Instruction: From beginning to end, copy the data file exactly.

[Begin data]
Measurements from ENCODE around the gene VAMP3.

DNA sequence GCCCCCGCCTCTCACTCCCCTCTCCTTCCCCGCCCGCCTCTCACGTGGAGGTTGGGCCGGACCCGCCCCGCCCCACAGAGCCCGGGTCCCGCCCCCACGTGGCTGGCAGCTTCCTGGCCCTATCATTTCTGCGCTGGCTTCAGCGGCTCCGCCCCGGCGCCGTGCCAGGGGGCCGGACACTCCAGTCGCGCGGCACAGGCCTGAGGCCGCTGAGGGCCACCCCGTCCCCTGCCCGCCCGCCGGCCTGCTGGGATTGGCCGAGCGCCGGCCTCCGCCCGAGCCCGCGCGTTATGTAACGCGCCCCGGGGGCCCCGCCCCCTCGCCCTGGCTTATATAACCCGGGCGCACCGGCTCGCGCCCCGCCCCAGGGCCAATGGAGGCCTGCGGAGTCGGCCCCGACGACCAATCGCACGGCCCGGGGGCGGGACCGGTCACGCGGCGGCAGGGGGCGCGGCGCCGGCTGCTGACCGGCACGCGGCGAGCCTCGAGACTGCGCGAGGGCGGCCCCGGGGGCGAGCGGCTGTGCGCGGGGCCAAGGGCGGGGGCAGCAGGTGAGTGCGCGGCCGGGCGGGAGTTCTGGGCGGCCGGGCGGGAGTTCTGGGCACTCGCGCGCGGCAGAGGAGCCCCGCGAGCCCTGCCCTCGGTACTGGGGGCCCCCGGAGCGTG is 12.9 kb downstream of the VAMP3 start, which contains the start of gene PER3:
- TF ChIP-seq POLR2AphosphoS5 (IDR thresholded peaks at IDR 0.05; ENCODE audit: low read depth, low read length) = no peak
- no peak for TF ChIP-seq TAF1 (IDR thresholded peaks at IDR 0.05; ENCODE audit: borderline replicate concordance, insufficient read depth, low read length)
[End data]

Measurements from ENCODE around the gene VAMP3.

DNA sequence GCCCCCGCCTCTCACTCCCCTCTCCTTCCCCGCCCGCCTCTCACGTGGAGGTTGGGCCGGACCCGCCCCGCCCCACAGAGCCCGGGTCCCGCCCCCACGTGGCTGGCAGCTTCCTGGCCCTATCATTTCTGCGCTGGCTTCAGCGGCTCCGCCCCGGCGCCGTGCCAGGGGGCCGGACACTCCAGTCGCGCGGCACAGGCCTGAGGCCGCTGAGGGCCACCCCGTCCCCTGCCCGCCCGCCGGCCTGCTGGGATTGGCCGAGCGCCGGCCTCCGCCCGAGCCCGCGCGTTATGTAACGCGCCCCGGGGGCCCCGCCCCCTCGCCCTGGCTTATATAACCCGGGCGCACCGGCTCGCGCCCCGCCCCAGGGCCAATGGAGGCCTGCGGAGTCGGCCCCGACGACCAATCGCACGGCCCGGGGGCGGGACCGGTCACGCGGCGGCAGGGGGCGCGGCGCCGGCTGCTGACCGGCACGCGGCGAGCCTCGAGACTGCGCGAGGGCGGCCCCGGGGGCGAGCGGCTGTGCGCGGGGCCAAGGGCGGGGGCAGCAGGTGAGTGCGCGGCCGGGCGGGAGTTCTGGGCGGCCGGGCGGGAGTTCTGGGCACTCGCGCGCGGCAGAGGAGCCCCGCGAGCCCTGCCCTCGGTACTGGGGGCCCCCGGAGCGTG is 12.9 kb downstream of the VAMP3 start, which contains the start of gene PER3:
- TF ChIP-seq POLR2AphosphoS5 (IDR thresholded peaks at IDR 0.05; ENCODE audit: low read depth, low read length) = no peak
- no peak for TF ChIP-seq TAF1 (IDR thresholded peaks at IDR 0.05; ENCODE audit: borderline replicate concordance, insufficient read depth, low read length)